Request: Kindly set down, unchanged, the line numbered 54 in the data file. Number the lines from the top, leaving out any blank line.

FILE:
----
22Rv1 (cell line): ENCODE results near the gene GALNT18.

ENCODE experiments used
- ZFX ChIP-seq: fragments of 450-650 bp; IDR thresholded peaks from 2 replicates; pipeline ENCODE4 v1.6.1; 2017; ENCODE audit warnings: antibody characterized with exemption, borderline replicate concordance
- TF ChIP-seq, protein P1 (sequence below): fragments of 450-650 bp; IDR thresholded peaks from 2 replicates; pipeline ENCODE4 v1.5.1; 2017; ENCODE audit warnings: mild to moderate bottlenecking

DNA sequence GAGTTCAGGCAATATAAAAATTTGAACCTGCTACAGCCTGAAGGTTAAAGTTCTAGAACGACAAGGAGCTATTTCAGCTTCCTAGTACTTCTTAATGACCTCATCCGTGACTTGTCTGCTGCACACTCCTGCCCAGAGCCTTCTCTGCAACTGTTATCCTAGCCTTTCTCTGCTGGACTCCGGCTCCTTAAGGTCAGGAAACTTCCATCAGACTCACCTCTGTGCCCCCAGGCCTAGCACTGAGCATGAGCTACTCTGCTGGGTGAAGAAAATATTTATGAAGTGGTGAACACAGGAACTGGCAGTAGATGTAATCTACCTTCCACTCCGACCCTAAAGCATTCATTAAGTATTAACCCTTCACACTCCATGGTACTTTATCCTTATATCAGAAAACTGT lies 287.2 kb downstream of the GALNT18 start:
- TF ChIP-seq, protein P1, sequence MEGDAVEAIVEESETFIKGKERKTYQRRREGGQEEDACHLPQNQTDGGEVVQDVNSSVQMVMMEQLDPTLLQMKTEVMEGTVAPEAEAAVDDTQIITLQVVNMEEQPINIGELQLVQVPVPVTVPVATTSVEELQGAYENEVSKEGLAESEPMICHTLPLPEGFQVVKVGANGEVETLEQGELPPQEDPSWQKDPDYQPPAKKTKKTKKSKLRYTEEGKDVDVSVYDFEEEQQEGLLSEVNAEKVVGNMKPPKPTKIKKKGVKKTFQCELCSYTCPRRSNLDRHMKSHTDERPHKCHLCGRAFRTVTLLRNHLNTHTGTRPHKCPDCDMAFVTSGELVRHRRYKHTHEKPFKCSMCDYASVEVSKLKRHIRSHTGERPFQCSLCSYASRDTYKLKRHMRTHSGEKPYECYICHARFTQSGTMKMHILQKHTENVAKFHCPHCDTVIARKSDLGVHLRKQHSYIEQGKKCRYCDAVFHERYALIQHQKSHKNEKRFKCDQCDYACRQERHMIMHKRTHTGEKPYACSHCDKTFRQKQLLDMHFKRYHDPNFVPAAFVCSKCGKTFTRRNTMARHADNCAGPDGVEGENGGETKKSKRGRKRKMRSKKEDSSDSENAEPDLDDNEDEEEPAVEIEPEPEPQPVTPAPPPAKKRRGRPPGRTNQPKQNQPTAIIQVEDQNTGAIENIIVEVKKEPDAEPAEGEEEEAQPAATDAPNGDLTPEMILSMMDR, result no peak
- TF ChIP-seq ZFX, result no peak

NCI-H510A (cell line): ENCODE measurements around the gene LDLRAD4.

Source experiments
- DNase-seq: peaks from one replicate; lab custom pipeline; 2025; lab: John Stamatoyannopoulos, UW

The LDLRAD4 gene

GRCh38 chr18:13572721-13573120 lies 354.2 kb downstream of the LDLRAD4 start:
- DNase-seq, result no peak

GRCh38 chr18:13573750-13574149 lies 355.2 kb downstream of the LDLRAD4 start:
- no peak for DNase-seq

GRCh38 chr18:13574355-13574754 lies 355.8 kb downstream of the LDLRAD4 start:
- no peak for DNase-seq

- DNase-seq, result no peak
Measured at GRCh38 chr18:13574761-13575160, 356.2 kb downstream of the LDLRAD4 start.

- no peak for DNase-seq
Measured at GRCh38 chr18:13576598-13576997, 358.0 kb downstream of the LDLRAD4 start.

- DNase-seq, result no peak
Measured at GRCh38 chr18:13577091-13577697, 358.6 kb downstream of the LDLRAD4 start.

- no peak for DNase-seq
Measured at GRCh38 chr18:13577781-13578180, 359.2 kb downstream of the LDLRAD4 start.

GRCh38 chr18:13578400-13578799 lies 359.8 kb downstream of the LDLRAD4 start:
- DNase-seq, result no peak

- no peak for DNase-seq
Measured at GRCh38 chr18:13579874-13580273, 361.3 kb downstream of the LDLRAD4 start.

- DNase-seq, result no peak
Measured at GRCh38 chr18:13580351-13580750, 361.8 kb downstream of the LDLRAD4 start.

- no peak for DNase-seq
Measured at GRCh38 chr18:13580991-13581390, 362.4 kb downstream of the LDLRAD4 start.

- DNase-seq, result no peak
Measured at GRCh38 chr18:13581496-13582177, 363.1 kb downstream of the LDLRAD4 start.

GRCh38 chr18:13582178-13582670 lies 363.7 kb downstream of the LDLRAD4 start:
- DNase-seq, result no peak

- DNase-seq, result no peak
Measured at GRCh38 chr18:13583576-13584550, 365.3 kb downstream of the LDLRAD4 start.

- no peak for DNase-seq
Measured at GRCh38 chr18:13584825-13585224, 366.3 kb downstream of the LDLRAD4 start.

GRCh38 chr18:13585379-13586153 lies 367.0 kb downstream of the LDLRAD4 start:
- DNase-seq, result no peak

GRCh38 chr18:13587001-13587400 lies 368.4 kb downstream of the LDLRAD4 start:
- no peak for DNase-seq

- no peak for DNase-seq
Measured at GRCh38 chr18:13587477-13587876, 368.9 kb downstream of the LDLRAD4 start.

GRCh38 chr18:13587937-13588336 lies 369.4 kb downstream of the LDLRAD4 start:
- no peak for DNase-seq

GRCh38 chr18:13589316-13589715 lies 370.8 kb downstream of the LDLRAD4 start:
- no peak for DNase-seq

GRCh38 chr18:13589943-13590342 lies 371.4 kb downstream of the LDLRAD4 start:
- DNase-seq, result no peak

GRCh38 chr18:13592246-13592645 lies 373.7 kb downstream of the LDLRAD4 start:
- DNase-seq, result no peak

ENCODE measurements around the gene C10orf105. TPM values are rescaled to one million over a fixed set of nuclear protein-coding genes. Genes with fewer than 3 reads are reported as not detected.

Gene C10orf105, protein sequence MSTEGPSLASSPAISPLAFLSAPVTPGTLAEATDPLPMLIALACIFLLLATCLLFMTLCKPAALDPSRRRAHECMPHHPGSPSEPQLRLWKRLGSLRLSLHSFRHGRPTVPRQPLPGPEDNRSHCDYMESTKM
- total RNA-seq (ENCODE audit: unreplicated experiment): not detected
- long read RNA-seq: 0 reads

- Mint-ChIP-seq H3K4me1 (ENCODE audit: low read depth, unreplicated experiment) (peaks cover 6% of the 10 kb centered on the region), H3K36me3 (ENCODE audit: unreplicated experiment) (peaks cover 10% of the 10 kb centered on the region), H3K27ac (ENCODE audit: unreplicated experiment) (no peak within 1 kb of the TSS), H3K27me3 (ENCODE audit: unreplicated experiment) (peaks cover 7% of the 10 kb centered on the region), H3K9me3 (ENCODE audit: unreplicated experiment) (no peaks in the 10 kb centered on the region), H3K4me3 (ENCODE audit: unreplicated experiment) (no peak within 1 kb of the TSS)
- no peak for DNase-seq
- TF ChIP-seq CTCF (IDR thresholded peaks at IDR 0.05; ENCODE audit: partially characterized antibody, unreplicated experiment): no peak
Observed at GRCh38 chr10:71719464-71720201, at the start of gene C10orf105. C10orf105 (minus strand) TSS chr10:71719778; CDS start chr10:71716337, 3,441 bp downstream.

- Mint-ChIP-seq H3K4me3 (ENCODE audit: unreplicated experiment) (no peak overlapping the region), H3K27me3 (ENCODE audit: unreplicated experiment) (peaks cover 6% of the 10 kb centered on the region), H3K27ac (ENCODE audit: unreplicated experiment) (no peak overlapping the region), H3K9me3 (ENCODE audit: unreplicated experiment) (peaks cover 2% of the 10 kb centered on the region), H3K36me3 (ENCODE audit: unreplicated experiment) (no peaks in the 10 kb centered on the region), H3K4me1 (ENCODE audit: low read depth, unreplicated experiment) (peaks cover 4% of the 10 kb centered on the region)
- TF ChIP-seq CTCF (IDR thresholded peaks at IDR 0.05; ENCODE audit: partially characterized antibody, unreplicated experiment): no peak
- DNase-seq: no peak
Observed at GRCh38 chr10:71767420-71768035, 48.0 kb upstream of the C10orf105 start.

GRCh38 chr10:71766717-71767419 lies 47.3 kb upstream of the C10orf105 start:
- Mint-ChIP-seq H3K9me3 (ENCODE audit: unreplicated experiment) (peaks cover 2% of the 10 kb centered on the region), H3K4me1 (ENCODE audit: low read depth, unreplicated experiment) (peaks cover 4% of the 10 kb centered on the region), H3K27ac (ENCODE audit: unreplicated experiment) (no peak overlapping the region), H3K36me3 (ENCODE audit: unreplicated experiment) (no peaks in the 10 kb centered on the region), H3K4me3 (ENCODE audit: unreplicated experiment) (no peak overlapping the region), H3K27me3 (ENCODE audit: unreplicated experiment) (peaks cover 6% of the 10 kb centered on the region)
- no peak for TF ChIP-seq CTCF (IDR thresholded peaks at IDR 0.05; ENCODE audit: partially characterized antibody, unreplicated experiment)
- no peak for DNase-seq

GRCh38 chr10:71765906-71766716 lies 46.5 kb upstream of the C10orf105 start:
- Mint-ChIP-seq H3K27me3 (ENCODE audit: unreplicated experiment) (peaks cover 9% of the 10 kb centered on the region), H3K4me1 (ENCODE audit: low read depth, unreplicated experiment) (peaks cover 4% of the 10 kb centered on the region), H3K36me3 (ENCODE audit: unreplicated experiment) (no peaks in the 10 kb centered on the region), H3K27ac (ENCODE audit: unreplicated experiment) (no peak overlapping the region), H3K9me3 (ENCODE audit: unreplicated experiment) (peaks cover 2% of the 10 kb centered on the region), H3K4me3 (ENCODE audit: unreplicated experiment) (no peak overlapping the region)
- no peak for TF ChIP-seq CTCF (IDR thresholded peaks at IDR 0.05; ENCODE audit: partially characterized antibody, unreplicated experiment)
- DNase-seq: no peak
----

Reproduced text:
GRCh38 chr18:13592246-13592645 lies 373.7 kb downstream of the LDLRAD4 start: